It has been a noisy past week in global markets as the media has done its very best to pump fear into the masses. The topic du jour of course being the Coronavirus, a respiratory illness caused by a novel virus first identified in Wuhan, China. I won’t spend any time prognosticating on the overall economic effects due to this illness as that would be guesswork. What we do know is that these outbreaks (Ebola, SARS, Swine Flu etc.) have been great buying opportunities for the long term. Take a look at the chart below courtesy of Charles Schwab and then let’s leave this topic behind in terms of impact on the markets.
I would argue simply that the market had run too far too fast and was looking for an excuse to pullback. So far, a 3% pullback from all time highs, in a market that went straight up nearly uninterrupted since October seems perfectly normal. So far, stock to market correlation remains low making for a nice environment for those tactically trading individual names and I don’t expect that to change unless we get multiple down days and weeks in a row.
For now I want to turn our attention to a ratio chart. I watch about 30 of these intermarket charts, especially in times of “high noise” or fear in the markets. They help to give us perspective and tend to be leading indicators of strength or weakness in different asset classes. Over the coming days I will try to relay a handful of these intermarket relationships so you can get a feel for how to use them.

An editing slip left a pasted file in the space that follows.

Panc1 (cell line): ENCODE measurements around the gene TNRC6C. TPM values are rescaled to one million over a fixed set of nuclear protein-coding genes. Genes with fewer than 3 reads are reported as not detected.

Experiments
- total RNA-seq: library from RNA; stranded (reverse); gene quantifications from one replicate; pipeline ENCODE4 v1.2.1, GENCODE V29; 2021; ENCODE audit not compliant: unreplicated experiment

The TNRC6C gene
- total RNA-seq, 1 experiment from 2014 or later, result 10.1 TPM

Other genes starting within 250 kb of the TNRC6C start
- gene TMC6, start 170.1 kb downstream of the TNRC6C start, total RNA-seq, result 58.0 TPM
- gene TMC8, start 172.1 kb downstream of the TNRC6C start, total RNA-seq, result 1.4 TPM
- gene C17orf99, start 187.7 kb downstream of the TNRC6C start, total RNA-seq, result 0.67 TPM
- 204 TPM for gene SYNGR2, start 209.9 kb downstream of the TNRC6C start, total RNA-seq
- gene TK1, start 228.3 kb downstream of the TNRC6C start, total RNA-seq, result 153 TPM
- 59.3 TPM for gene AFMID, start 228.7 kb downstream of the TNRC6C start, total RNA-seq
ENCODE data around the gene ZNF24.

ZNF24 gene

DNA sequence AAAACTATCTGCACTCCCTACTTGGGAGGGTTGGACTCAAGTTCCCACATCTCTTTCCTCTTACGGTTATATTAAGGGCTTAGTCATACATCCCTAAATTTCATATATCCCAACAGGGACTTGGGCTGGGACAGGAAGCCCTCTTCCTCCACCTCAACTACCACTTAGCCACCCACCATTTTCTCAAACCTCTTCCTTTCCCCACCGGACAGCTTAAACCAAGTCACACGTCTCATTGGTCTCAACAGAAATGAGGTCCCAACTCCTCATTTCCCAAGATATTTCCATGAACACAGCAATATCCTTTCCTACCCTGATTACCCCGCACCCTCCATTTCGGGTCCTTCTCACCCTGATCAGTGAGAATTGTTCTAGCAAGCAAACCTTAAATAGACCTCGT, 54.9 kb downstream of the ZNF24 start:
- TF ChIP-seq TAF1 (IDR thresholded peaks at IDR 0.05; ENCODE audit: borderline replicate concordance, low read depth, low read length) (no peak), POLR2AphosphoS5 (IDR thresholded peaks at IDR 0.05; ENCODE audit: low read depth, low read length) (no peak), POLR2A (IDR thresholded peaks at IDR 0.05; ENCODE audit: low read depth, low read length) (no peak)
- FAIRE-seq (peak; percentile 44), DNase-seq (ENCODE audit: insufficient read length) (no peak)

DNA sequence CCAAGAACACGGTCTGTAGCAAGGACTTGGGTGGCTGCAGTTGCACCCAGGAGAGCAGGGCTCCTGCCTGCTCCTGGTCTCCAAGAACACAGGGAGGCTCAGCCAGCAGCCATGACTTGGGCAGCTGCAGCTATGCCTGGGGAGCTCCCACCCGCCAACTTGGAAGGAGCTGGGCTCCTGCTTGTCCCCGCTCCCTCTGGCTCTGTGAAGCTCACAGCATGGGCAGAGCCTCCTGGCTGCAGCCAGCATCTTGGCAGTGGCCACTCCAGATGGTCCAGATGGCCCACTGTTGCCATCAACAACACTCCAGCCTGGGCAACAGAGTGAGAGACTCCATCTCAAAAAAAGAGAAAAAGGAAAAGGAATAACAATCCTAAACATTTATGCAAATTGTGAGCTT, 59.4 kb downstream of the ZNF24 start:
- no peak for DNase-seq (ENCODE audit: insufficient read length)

Today we will start with the ratio of High Yield Corporate Bonds and Investment Grade Corporate Bonds. Using ETFs this is the (HYG/LQD) ratio.
High yield debt is generally seen rising in markets with a strong appetite for risk. Investment grade debt is the safer more conservative of the two. It is the pair together that is of interest to me. Here is why:
Let’s start from left to right on the chart above. It is easy to see that this ratio took a dive in 2008 and bottomed around the time of the great financial crisis. That bottoming coincided with a stock market bottom that was never taken out, and has gone upward ever since. Fast forward approximately eight years to 2016. This relationship made another bottom multiple times from Jan-June 2016. You might be wondering what happened to stocks in 2016 as this relationship again found a bottom. Here is a chart of the SPX to show you. I highlighted in green 2016:
And finally here we are in present day. The HYG/LQD relationship is back to its familiar old level. One that it is no stranger to when equities are fixing to make new runs higher. Can this one relationship in the fixed income market prove once again to be a near term bottom for stocks?
What do you think?
Trent J. Smalley, CMT